When his initial rebuttal of the now patented ‘two behemoths’ of the ruling APC and the erstwhile ruling PDP was made, wherein he asked the Nigerian electorate to reject both parties at the presidential election in the name of an entirely new direction, one’s thought was in the mold of discomfort. One saw no reason why Soyinka would be speaking with half his mouth. After all, prior to the preceding presidential election in 2015, the same man came out without mincing words in rejecting President Jonathan while endorsing candidate Buhari. In this respect, one opined that he ought to have done similarly on this occasion by naming a name rather than simply itemizing the un-anointed-s. In this reckoning, therefore, his failure/refusal to name a name rendered his advice too late and somewhat invalid. Further, one thought, taking a leaf from the events of 2015, his naming a name could indeed sway the election.
Apparently aware of the half-measured significance of his rebuttal of the APC and the PDP, Soyinka proceeded a week later couched under the aegis of the ‘Citizen Forum’ – a platform he admitted had been retired/rested since the days of the military – to make an endorsement by naming a name. His choice of the YPP’s Kingsley Moghalu evoked the immediate reaction of one of the presidential candidates who incidentally had sought Soyinka’s endorsement at the inception of his campaigns. The AAC’s Omoyele Sowore in a statement signed by the DG of his campaign organization/Take It Back Movement cried foul and insisted that Nigeria isn’t served by the politics of endorsements and godfathers. The statement added that the sole endorsement that mattered was that of the Nigerian people. Good talk. Or not, once one considers that Sowore had earlier sought Soyinka’s endorsement, although the latter stayed mute. One wagers that had he obtained the endorsement of the Nobel Laureate, endorsements would have been okay. Indeed, Sowore celebrated his endorsements by several Nigerian celebrities e.g. Duncan Mighty. Alas, since Soyinka didn’t endorse him, endorsements are suddenly bad for the polity!
In focusing a critical lens on the eventual/actual endorsement by Mr. Soyinka of candidate Moghalu, one is inclined to believe that it was an endorsement for the APC/PMB through the backdoor. To begin with, Soyinka’s work has been enjoying funding from successive APC governments in Lagos. His cozy relationship with the likes of Bola Tinubu and Rotimi Amaechi is well known. Why his preference/knowledge of an ‘entirely new direction’ only cropped up at the eleventh electoral hour is bemusing, to put it mildly. The timing of his dismissal of the APC and PDP is also very suspect. In a sense, it seemed as though he was testing the waters particularly as any explicit endorsement was withheld at that stage. The timing of the Moghalu endorsement following a near consensus of endorsements by geo-cultural organizations across the country of the PDP’s Atiku Abubakar was equally suspect. The claim of some empirical evidence signaling Moghalu’s superiority among the lot was preposterous.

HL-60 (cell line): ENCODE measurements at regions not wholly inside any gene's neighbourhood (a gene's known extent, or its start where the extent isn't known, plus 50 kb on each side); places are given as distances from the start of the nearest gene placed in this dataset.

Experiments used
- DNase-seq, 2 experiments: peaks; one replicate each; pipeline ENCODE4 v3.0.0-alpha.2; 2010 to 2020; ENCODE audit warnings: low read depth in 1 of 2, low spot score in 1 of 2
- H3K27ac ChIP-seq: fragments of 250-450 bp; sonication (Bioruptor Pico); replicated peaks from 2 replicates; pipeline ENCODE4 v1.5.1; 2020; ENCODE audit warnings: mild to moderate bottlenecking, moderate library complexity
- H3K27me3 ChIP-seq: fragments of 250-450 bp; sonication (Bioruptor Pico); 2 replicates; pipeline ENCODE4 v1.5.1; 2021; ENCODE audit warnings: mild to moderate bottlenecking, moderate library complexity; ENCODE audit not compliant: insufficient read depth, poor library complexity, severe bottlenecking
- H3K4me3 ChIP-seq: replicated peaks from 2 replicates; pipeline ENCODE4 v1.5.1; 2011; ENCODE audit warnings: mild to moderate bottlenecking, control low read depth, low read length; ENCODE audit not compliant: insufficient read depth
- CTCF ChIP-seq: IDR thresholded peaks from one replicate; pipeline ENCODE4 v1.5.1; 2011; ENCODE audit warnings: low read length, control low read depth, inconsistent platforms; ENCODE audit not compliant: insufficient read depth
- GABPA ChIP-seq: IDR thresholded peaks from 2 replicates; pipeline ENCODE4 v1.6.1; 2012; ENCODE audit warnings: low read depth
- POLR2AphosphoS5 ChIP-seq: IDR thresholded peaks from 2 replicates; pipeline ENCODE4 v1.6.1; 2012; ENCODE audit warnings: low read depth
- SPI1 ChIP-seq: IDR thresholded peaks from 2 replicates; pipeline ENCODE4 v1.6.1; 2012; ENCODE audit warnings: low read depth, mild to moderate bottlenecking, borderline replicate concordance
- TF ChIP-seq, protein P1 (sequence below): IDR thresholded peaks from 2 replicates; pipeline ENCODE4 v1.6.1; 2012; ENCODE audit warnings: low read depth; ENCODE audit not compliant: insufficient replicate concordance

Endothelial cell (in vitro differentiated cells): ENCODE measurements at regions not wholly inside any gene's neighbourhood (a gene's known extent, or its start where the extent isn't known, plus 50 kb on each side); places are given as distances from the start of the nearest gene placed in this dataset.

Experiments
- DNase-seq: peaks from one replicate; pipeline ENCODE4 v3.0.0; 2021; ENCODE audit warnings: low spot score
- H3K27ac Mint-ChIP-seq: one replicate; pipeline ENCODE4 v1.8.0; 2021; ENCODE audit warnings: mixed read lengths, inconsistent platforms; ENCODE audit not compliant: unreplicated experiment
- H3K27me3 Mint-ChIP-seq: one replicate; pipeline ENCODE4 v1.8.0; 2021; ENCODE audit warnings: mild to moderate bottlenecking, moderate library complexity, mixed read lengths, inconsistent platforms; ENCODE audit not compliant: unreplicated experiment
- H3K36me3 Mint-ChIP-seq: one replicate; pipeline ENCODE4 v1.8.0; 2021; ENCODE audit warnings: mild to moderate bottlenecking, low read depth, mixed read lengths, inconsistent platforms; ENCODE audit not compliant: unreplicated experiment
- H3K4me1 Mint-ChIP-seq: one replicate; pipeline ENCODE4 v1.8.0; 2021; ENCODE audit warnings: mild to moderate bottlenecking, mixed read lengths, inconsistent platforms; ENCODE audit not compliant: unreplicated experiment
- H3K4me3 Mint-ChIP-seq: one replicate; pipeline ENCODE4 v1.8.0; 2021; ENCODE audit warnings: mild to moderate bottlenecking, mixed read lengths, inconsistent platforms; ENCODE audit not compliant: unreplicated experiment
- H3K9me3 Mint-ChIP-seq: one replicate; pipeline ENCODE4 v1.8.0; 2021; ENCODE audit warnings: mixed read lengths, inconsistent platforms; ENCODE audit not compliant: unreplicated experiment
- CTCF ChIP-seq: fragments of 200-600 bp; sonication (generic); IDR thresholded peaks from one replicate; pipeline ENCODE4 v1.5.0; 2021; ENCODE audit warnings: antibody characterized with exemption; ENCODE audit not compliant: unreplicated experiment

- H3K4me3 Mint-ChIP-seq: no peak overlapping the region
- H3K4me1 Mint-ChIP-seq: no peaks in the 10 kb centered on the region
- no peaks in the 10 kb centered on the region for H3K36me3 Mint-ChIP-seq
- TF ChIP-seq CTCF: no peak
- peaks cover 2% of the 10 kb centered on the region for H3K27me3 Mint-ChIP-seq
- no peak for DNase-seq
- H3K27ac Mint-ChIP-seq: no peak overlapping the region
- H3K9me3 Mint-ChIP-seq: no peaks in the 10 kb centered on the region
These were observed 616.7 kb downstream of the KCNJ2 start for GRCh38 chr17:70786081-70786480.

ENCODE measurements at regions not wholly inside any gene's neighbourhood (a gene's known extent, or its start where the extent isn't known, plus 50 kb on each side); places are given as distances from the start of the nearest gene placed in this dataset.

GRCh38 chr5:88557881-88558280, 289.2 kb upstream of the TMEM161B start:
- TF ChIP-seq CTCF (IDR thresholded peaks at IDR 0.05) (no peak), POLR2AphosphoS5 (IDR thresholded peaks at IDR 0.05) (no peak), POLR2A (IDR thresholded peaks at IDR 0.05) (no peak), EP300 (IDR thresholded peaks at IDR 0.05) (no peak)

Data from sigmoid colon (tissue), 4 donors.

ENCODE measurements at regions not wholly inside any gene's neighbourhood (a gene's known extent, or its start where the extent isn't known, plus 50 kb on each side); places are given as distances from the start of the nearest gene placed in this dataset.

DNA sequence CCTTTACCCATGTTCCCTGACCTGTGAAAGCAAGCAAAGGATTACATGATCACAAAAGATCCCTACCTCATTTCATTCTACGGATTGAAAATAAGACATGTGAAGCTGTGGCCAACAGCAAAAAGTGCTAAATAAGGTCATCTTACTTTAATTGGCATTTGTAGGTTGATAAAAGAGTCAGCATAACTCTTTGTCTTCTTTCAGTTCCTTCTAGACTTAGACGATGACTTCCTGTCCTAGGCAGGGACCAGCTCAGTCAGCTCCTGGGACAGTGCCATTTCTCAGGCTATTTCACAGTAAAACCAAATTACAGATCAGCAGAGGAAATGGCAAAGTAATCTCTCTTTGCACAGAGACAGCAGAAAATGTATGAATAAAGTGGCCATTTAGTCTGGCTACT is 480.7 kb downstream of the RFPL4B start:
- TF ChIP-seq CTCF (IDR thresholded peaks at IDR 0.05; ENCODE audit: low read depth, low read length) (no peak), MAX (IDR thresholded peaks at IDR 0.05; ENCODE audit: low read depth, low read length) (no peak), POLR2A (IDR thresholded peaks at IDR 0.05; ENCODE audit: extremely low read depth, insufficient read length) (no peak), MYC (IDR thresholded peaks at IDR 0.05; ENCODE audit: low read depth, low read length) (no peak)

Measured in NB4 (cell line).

Fact is that the Buhari government had become too unpopular for Soyinka to endorse it publicly. The next best thing, therefore, was to offer support in invisible ways. Indeed, Soyinka knew better than anyone that Moghalu stood no realistic chance. The performance of his running mate at the vice presidential debate was a rude awakening to Nigerians that perhaps their best leadership materials are very much resident in the PDP and the APC. But beyond this, how is one to comprehend the endorsement of Moghalu by Soyinka? It only makes sense in the realm of conspiracy theories. As a ploy to split southeast votes between Peter Obi sentiments and the delusional/gullible Moghalu sentiments – which would be fueled by those for whom Soyinka is held in high regard within Nigeria’s political space – the argument holds some merit. However, with the grandly dismal return of Moghalu in the election that had a senatorial candidate from his party post multiples of his total votes, conspiracy theorists of this view must hold their peace.
As for Sowore, one hopes he enjoyed his vacation travelling across his fatherland while addressing “crowds” of 20-80 persons at bus parks. To those who actually believed and made support efforts through donations and more, one hopes the scam is apparent by now. In the end, a vital lesson from the recent elections is that Nigeria may indeed be “saved”, but certainly not by the Nigerian diaspora. Those who make up that block may get bored from time to time and return home to exploit the deep-seated pro-colonial phantasmagoria of the average African. However, as most have by now been made aware, no one person genuinely serves two homes. It is either one home is nourished at the expense of the other, or the latter is simply exploited when a break/vacation is sought from the former…